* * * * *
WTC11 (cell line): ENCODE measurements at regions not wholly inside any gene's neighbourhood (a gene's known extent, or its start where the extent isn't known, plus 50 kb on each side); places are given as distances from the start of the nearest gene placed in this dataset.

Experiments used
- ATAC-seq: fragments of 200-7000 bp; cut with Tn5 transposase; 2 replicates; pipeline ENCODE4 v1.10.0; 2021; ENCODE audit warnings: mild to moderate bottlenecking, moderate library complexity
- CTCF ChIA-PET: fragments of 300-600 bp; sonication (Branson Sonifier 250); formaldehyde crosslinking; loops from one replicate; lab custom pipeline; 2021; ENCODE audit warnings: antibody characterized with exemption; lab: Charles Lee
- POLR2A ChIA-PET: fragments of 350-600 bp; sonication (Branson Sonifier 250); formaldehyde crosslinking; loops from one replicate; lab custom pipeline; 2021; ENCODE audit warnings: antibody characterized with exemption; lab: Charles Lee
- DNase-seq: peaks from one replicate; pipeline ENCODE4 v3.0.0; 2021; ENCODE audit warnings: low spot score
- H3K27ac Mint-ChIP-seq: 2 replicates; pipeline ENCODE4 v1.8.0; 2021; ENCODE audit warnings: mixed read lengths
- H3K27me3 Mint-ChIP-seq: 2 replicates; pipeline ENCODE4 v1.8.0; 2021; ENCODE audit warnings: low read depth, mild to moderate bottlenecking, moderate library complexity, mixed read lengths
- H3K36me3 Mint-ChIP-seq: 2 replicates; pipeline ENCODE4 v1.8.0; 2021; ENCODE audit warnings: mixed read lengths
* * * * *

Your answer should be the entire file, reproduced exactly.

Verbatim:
WTC11 (cell line): ENCODE measurements at regions not wholly inside any gene's neighbourhood (a gene's known extent, or its start where the extent isn't known, plus 50 kb on each side); places are given as distances from the start of the nearest gene placed in this dataset.

Experiments used
- ATAC-seq: fragments of 200-7000 bp; cut with Tn5 transposase; 2 replicates; pipeline ENCODE4 v1.10.0; 2021; ENCODE audit warnings: mild to moderate bottlenecking, moderate library complexity
- CTCF ChIA-PET: fragments of 300-600 bp; sonication (Branson Sonifier 250); formaldehyde crosslinking; loops from one replicate; lab custom pipeline; 2021; ENCODE audit warnings: antibody characterized with exemption; lab: Charles Lee
- POLR2A ChIA-PET: fragments of 350-600 bp; sonication (Branson Sonifier 250); formaldehyde crosslinking; loops from one replicate; lab custom pipeline; 2021; ENCODE audit warnings: antibody characterized with exemption; lab: Charles Lee
- DNase-seq: peaks from one replicate; pipeline ENCODE4 v3.0.0; 2021; ENCODE audit warnings: low spot score
- H3K27ac Mint-ChIP-seq: 2 replicates; pipeline ENCODE4 v1.8.0; 2021; ENCODE audit warnings: mixed read lengths
- H3K27me3 Mint-ChIP-seq: 2 replicates; pipeline ENCODE4 v1.8.0; 2021; ENCODE audit warnings: low read depth, mild to moderate bottlenecking, moderate library complexity, mixed read lengths
- H3K36me3 Mint-ChIP-seq: 2 replicates; pipeline ENCODE4 v1.8.0; 2021; ENCODE audit warnings: mixed read lengths